How Not to Get in Good With the Snotty Girls

imageAs I ran to the playground, I spotted my “sometimes friend” Betty Green deep in conversation with Rita Lawson, the principal’s snotty daughter. The choice of friendship each day was Betty’s. Her mother and mine were friends, so when when we we at my house or hers, chances are she’d be nice to me, unless she wasn’t.  I was a friendly kid and would have played with a rattlesnake. When Betty saw me running up, she turned her back, making it clear she didn’t want my company when she finally had Snotty Rita all to herself.  Ignoring her cue I tromped right in. “Wanna play chase?” They didn’t. They were both squalling and loftily resumed their tearful conversation, bonding over shared grief. It seems each had recently discovered the existence of a baby sister, dead and buried long before either of these two snotties were born. I listened in awe, caught up in the drama, knowing I had nothing to offer on the altar of their shared grief.

I rushed in and questioned Mother as soon as I got home. “Did you ever have a baby that died?”

No she didn’t. I had heard women whisper of losing babies. I had no idea what that meant, but it might be worth a try.

“Did you ever lose a baby?” She was hugely pregnant at the time and quite touchy.

“No, now get started on your homework. If you don’t have any, help me with supper.”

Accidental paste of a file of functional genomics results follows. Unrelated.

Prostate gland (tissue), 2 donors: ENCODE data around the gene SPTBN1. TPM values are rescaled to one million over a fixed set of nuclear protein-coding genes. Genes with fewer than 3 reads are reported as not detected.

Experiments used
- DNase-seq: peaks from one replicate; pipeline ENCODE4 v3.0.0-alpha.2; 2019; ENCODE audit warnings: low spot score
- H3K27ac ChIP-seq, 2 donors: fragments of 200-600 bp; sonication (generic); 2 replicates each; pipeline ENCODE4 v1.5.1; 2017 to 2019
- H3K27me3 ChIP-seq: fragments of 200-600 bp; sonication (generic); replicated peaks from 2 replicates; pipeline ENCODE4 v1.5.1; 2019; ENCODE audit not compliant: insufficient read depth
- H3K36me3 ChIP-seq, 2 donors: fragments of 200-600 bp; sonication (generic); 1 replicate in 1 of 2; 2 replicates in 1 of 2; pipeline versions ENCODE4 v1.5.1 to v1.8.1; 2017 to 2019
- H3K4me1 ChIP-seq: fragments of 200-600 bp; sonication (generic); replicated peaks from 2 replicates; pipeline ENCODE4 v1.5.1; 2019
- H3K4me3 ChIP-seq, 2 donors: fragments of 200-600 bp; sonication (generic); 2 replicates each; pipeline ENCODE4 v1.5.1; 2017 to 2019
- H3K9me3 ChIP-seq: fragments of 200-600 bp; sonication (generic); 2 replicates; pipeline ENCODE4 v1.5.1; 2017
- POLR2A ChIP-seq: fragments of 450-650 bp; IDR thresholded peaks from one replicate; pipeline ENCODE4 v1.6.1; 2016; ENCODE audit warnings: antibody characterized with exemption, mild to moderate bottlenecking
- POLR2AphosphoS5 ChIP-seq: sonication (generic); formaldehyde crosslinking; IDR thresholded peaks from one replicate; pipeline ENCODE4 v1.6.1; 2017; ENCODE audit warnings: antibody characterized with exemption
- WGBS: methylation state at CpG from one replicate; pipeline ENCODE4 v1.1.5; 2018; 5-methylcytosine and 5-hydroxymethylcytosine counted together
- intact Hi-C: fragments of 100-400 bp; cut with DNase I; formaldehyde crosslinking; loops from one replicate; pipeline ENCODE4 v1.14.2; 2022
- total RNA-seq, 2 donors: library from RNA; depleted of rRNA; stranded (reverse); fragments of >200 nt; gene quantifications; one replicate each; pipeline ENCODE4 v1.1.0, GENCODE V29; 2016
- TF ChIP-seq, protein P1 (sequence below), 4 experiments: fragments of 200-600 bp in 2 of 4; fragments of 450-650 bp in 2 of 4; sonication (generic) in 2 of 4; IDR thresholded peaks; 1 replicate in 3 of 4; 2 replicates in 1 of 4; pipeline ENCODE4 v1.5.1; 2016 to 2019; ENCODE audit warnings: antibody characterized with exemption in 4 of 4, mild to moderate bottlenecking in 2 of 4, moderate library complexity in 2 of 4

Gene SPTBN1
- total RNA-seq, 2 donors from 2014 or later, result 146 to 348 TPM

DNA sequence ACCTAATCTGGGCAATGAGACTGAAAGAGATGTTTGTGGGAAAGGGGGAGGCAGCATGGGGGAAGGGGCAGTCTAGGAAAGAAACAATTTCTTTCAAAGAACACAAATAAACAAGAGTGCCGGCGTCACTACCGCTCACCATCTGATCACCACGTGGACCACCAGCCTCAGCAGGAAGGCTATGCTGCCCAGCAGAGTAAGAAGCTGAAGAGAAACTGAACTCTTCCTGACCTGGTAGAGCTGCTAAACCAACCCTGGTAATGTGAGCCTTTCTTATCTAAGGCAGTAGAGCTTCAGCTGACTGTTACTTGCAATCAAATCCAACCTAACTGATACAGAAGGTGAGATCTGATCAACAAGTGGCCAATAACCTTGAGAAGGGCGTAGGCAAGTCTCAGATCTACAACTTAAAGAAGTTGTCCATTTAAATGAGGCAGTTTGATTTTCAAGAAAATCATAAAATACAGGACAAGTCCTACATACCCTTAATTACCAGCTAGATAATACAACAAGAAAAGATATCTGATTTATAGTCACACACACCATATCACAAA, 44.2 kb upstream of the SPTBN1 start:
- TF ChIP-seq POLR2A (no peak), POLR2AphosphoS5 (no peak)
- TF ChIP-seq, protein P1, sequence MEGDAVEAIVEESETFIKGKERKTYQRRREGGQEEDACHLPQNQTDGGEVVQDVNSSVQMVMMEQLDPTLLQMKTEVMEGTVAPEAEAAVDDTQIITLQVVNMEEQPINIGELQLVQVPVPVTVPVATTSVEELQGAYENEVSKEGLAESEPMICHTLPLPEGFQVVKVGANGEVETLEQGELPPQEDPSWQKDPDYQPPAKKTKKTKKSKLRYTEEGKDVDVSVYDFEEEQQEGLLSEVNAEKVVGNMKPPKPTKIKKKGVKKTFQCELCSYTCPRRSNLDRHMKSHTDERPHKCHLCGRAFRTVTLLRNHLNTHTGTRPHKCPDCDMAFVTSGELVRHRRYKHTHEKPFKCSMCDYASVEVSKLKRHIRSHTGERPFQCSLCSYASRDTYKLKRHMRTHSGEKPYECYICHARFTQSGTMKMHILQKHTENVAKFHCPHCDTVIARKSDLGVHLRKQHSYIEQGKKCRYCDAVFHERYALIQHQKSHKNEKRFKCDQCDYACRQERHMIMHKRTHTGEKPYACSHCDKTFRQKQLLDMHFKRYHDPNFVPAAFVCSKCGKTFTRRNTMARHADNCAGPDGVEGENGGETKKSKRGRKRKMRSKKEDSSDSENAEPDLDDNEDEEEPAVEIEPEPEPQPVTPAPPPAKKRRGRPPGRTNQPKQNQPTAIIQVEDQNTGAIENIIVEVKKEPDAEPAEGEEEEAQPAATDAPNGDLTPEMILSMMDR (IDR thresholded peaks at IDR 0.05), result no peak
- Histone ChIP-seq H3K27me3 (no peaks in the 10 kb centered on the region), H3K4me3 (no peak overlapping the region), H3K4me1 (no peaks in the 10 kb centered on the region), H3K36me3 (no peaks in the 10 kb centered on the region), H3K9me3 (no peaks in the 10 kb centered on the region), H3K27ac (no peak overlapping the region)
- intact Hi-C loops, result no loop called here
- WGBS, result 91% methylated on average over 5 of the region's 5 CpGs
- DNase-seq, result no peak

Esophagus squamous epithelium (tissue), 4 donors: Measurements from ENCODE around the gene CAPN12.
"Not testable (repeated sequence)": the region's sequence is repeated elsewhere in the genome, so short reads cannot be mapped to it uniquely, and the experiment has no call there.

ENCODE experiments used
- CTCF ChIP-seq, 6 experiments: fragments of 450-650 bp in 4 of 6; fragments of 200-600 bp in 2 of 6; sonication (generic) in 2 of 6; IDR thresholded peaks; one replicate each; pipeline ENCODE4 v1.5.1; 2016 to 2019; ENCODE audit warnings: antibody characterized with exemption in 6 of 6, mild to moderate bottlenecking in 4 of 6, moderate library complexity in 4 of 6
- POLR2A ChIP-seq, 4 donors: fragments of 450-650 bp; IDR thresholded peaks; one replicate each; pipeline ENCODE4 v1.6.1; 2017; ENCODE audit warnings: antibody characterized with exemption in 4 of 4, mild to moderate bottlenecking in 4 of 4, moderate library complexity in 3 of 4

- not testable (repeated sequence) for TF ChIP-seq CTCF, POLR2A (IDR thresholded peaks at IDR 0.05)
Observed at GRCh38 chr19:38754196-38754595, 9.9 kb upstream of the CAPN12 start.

I recalled lots of homework. Remembering an ancient picture in a box in Mother’s closet, I prowled till I found it. Aha! This will surely get me in the dead baby club!  I slipped it into my math book, the first time that book had been opened at home that year.

Betty and Snotty Rita were still best buddies at recess the next day. I ran up, ignoring their cold looks, as I pulled my prize out of my jacket pocket. “Look, I have a picture of my dead baby sister. She died before I was born.” The sad image of an angelic baby in a white Christening dress, laid out in a homemade wooden coffin, her eyes closed in death was undeniable. Her black hair curled around her tiny face. They examined the picture somberly, giving me sympathetic looks as tears sprung to their eyes. I enjoyed their friendship for about thirty seconds until Betty turned the picture over and found scribbled, “Carrie Louise Perkins, born and died July 7, 1904.” I was out!!!


My Condolences

imageOne of the hardest parts of  being a nurse is comforting and supporting the bereaved family at the time of death.  Normally, family members are heartbroken, grieving at the death.  On a few occasions, I witnessed something different.  Mr. Jones, an elderly patient owned a successful insurance agency. Every morning, he donned freshly laundered silk pajamas.  When discharged,  He wore a fine finest suit, shirt, shoes, and hat and took great pride in being noticed.  He bragged of buying a new Cadillac every year, dining at the most prestigious restaurants, and enjoying a membership at The Country Club.